October 2006
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One hand in my pocket

I keep finding three chips in my pocket that I came away with from The Vic last week.  A reminder to actually write down what happened on my first visit there, I suppose.

I usually play the 1 rebuy tournament at Gutshot if I’m in London on a Wednesday but the last week in each month is now the Team Gutshot satellite.  I didn’t qualify for any bonus chips (awarded for playing regularly or finishing on a final table) so essentially I’d be starting with a crippled stack

So last Wednesday I went to the Vic and played their £30+£3 freezeout.  I handed over two twenty pound notes and got a £5 and two £1 chips as change.  Naturally, I never cashed these in before I left.

Although I did actually forget I had them after I busted out, I may well have bottled it anyway for the sake of £7, hoping that I’d go again soon, get more change in chips and eventually have something resembling an amount worth cashing in.  Not that I’d feel quite right about even bothering to cash in £7 of chips there.  It’s a very swanky joint, considering it basically occupies the attic above Woolworths on a street of tower blocks.  Too much for me – I ran straight back outside after registering and found a nice cosy McDonalds.

With their scratchcard promo I won a McChicken Sandwich for next time.  You have to scratch off two panels from four to win (a 1 in 6 chance of winning, assuming there are only two symbols the same).  The card I won with had the matching symbols behind boxes 3 and 4, as did another I lost on.  I’ve since seen another three scratchcards which all had their winning symbols behind doors 3 and 4, but have just decided to try to lose a stone before Vegas (let’s see how long it lasts this time) so probably won’t get chance to see whether this is always the case.  I make it 1295-1 to find five out of five with the winning symbols all in the same position.  I’m sure Claire will correct my maths if I’m wrong…

Back to The Vic.  Back through the revolving door, and God forbid you push the door round yourself – they have someone to do that for you (this place is wasted on me – all I could think is how much they would save by investing in a door motor).  Back upstairs to try and find the other half of the cardroom.  The one I’d found, and registered at, had tables with numbers nowhere close to the one I was meant to be sitting at.  It turns out there’s more tables on the second floor, where I’d accidentally stumbled earlier to be greeted with stares of "you don’t really know where you’re going, do you?" from someone in some kind of uniform at the top of the stairs.  Ha!  Turns out I was meant to be there after all.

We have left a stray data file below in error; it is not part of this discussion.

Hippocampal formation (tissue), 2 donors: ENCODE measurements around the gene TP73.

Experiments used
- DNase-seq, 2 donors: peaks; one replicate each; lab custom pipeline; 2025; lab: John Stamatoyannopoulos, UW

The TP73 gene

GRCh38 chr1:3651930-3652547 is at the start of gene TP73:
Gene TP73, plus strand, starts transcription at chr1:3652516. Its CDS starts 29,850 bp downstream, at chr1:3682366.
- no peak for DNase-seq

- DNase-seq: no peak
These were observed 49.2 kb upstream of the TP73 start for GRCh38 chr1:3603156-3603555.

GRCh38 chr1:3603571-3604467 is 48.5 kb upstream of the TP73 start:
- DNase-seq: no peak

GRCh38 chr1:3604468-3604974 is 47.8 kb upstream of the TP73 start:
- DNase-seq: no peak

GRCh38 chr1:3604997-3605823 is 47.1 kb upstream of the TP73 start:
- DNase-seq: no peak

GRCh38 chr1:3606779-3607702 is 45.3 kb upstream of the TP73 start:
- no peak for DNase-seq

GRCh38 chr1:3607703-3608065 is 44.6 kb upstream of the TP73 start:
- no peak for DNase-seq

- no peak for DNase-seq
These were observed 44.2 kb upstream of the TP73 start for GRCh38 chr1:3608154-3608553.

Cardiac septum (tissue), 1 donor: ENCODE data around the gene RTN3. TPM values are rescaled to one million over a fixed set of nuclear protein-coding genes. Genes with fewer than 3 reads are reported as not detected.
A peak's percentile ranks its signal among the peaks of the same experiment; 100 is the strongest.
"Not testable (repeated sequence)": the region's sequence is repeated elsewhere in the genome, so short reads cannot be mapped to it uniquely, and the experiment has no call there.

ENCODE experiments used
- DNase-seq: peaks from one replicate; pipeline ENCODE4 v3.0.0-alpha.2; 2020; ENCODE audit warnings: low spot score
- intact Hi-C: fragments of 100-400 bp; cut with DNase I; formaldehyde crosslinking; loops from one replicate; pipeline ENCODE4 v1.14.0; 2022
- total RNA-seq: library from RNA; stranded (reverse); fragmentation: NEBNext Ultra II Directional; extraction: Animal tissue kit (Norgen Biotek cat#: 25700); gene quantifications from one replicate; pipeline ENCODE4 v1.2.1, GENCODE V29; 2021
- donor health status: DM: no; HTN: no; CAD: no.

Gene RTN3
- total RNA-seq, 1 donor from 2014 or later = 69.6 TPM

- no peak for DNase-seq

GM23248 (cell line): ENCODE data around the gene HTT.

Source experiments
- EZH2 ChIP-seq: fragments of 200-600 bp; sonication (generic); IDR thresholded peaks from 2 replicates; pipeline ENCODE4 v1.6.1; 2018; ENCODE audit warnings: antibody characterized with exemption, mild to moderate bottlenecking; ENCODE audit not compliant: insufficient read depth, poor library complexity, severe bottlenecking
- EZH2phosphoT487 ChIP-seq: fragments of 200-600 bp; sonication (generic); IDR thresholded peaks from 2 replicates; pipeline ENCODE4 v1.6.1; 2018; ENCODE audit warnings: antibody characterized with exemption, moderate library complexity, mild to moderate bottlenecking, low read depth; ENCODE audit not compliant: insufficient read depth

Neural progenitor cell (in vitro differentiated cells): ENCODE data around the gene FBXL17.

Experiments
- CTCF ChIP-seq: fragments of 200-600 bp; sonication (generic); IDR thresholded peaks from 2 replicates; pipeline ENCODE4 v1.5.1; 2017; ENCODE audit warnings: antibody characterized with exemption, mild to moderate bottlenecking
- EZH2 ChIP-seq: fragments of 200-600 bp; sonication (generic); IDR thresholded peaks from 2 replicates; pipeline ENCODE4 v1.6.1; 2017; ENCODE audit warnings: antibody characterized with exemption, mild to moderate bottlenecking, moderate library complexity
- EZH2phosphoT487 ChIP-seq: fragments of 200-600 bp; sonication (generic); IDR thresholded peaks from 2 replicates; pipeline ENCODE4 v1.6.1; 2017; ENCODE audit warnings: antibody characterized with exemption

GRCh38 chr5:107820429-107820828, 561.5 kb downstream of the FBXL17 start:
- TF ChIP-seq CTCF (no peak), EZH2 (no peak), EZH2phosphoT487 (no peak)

Regular tournaments are limited to 72 players.  That’s 8 tables of 9.  The worst way I can think of to describe the shape of the tables is like a 50p coin, but with two more sides.  The correct word, I always thought, was nonagon, although I’ve since discovered that enneagon is also acceptable.  I’d never heard that word before, and I’ve also never seen a poker table like these.  Not only were they an unusual polygon, they also had chip racks embedded in which everyone was using.  Stacking and riffling chips was possible, but I didn’t want to be the only one doing it.

The tournament kicked off very slowly, with 1500 chips each and 25/25 blinds, moving to 25/50 and 50/100 after 20 minutes.  Then it went mental, taking nearly ten minutes to remove all the 25 chips (I nearly said "green chips" instinctively, but of course they were some other colour that I can’t remember, but probably different to anywhere else) without stopping the clock and jumping straight to 100/200 for the remaining half a level then on to 200/400.

Double, double, double them blinds.  And so the crap shoot began, and I stayed lucky long enough to make it down to the last two tables, along the way apparently forcing 99 to fold on a very low board when I moved in with my pocket 8s.  KQo called me with his overcards though.  Can’t ask for much more.

Then with blinds at 600/1200, rising to 800/1600 within a couple of hands, and a stack that had dwindled to 4900 after a couple of rounds with no opportunities, I felt I needed to push with any two cards when it was folded around to my small blind.  For Harrington fans, my M is less than 3, and with 14 players remaining, the average stack of 7,700 was still in the red zone.  I ended up in very bad shape with my Q2 racing against QT and not finding the miracle it needed.  The poker in this tournament was long gone, and I didn’t quite get lucky enough.

And they’re still looking after another seven quid of mine.

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